Caesar salad is the perfect salad to go with it, and pretty quick/easy. Storebought garlic croutons, fresh parmisian cheese and roasted garlic cloves are my favorite toppings. Make sure the dressing has enough anchovies :)

        3 Replies
        1. re: Botch

          thanks all

          for the record.. i am a boy! haha

          i didnt want to make a giant casserole /lasgana because his gf's parents have had that and so have mine

          i wantto do something different even if its just lasagna

          you know kind of give the occasion a little more elegance even though the food is a comfort food.

          add a lil more wow factor to the food.

          thanks for the links.. looks like these are all round.. kind of a pain to shape the lasagna to that .. right? anyone tried?

          also these are all safe to bake in?

          thanks again

          1. re: lestblight

            Just had another thought... Mini bread pans. You would plate the lasagnas without the baking dish, perhaps pour a little sauce down on the plate before putting the lasagna down. You wouldn't have to fill them to the top, just to the appropriate level.


            1. re: lestblight

              Take a look at these square ones: http://www.organize.com/glasslock-2-c...

              I bought the 18 piece set of different sizes at Costco last winter. They are heavy, tempered glass like Pyrex, so I was surprised when I got them home and saw in the small print that they are not labeled for oven use. I decided to try, and they have been fine over repeated use. I place them on a sheet pan for baking, and leave them on the pan once out of the oven, until cool enough to handle. I suspect that the issue is the same as Pyrex in recent years - no longer made of borosilicate, it is more prone to thermal shock shattering than old-school Pyrex. So with all glass baking dishes, I use a metal tray under them and am careful never to put a hot glass dish on a cold and/or wet surface. I have even used the Snapware in the toaster oven, where it's much closer to the heating element, and it has emerged unscathed. Bonus to buying these is that you'll then have handy lidded containers for storage and microwaving (lids not to be nuked).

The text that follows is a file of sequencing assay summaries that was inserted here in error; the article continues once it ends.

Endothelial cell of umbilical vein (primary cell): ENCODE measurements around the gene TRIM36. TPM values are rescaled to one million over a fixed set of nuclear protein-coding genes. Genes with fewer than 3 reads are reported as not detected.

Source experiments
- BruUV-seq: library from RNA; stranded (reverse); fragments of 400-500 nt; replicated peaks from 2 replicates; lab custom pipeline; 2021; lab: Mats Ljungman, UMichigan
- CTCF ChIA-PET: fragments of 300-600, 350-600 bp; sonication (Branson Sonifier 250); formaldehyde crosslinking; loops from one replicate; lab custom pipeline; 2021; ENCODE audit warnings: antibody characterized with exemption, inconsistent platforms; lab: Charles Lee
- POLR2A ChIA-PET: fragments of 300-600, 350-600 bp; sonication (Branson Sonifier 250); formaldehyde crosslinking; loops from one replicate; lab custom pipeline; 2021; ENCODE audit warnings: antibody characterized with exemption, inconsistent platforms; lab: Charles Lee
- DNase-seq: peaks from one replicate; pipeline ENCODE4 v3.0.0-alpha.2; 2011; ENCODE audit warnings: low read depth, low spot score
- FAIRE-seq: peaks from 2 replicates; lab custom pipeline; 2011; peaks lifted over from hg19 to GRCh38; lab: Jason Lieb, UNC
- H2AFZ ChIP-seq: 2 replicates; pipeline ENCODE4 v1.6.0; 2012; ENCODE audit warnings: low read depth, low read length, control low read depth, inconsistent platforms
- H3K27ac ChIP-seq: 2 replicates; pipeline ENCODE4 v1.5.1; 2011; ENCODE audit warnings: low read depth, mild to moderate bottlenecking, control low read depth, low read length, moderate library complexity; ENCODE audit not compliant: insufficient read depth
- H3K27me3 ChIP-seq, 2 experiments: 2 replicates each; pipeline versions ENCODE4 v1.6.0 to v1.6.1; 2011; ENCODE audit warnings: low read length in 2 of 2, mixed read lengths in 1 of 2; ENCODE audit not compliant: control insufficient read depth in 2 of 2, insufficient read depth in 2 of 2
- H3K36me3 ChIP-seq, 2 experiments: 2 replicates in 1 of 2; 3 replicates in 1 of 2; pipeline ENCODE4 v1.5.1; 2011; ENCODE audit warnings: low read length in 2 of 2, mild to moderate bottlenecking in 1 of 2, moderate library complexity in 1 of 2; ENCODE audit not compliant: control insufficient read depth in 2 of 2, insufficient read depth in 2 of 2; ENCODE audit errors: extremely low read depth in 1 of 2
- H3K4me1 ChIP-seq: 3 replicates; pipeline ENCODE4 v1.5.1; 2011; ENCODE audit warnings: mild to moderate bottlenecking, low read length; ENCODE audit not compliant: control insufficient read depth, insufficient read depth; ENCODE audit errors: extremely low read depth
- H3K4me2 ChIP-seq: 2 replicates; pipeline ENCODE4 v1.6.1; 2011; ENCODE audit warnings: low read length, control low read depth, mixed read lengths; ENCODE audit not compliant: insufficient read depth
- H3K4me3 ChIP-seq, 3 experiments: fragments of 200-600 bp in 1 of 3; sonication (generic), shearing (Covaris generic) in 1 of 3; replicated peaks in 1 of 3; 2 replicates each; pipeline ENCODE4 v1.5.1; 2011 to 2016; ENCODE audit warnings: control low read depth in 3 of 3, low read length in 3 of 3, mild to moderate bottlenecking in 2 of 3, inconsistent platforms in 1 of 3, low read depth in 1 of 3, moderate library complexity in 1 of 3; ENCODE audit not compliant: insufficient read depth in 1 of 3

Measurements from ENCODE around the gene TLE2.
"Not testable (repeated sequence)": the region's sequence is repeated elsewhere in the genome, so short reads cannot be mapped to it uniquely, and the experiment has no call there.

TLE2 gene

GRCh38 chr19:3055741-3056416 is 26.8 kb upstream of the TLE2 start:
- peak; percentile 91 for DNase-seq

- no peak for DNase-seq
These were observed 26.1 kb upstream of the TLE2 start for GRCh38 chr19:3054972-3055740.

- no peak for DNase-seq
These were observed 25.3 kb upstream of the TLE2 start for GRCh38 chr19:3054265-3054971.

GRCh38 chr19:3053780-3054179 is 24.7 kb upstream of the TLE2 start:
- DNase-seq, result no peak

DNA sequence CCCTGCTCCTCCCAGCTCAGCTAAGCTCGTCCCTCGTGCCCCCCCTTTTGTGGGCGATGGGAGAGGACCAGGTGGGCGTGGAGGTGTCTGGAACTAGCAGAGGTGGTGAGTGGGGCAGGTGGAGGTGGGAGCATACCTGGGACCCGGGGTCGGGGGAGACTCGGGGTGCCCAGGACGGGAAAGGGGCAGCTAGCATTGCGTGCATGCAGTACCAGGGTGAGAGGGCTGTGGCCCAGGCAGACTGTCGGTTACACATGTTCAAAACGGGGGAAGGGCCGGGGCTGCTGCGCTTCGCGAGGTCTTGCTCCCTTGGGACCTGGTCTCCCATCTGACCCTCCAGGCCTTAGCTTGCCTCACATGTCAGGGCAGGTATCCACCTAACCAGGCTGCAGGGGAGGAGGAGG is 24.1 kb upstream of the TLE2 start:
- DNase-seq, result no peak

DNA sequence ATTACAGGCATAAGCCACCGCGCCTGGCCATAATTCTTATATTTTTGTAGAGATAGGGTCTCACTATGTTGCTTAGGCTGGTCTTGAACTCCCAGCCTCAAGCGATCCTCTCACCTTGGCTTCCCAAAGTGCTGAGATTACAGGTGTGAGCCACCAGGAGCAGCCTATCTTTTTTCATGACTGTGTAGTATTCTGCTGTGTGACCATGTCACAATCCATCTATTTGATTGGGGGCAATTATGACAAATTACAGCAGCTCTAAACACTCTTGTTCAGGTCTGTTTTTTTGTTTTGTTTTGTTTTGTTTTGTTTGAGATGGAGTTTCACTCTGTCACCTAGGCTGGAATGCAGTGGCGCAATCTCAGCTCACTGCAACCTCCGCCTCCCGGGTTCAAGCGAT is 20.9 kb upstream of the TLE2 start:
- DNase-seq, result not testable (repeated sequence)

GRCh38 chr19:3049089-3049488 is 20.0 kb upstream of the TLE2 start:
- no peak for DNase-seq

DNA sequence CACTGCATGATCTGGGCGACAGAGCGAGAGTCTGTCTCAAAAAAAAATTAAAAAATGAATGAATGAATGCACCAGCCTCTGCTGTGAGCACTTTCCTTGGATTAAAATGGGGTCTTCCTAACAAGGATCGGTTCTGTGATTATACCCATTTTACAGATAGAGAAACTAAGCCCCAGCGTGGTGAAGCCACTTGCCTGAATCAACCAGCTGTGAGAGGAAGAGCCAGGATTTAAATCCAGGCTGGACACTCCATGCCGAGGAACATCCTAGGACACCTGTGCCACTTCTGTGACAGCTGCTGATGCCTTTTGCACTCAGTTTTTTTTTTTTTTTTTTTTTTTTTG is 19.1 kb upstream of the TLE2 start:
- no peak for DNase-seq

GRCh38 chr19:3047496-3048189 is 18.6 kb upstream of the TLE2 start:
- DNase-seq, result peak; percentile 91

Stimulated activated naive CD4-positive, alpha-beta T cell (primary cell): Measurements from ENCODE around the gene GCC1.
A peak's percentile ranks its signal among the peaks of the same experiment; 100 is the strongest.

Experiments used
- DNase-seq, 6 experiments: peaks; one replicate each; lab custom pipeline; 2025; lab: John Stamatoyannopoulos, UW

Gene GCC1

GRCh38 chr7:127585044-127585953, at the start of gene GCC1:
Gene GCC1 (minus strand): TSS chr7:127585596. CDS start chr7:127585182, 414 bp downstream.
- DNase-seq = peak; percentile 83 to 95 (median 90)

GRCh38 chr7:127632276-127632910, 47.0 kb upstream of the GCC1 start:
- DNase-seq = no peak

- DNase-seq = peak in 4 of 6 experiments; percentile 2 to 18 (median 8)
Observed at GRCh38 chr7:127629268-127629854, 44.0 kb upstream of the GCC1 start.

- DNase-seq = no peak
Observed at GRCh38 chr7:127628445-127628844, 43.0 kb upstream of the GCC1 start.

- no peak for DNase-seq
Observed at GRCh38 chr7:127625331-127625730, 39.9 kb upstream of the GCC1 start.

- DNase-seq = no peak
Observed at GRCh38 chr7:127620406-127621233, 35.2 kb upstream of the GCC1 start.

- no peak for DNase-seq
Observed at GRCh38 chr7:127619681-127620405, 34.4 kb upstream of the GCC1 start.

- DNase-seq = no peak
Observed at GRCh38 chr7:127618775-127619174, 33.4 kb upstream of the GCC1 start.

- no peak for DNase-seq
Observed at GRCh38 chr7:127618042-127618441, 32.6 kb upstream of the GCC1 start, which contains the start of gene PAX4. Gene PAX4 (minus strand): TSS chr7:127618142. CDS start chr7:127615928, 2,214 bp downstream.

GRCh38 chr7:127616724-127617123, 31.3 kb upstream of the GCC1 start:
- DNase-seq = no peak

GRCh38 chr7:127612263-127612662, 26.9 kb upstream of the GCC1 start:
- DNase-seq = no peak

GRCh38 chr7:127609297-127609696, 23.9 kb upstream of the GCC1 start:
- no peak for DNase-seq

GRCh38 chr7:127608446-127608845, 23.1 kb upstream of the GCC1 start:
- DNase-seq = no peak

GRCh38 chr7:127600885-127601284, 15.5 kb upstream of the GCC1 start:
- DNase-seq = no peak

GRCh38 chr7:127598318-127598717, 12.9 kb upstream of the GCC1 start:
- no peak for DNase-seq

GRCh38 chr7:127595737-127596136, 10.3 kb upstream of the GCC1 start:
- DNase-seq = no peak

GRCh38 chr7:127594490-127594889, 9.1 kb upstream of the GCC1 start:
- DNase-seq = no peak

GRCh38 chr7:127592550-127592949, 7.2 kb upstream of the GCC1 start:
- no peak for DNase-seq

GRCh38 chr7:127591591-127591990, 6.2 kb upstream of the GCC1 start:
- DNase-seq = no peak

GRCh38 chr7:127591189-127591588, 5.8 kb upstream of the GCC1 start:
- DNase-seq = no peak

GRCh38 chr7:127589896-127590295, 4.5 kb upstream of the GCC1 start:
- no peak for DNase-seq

2. You could use won ton wrappers for lasagna noodles if you don't want to make a big one. I'd do it in ramekins. They're pretty inexpensive at World Market, or were the last time I looked.


            I know the link says lemonade but it is for wonton lasagna. If you don't want to go the won ton wrapper route (try saying that three times fast), you could boil lasagna noodles and cut to size.

            1 Reply
            1. re: chowser

              One more thought--you could do it in extra large muffin tins, well oiled, and turn them out. I'd put a parchment circle on the bottom first.

            2. Patrick, you may want to try a lasagna made with a bechamel sauce instead of the standard American riccotta cheese filling. The bechamel makes a much lighter lasagna. I have only made it with homemade pasta sheets (rolled to a 5 on my Atlas) so I don't know if store bought would be too thick. Basically, you just layer the noodles between a meat ragu alternating with a thick bechamel (I usually use some fresh grated cheese in the white sauce). I put bread crumb on the bottom of the pan. You can add and egg if you prefer more custard like to bechamel. Let it sit for about 30 minutes before cutting open. You can layer some spinach/chard in too if you like. Gives a very different texture than "typical" lasagna.

              1 Reply
              1. re: coo

                Is your meat ragu in tomato sauce, or is this a white lasagna?

              2. Lodge has some rectangular cast iron mini's that might work, but they'd be an expense for 10 people.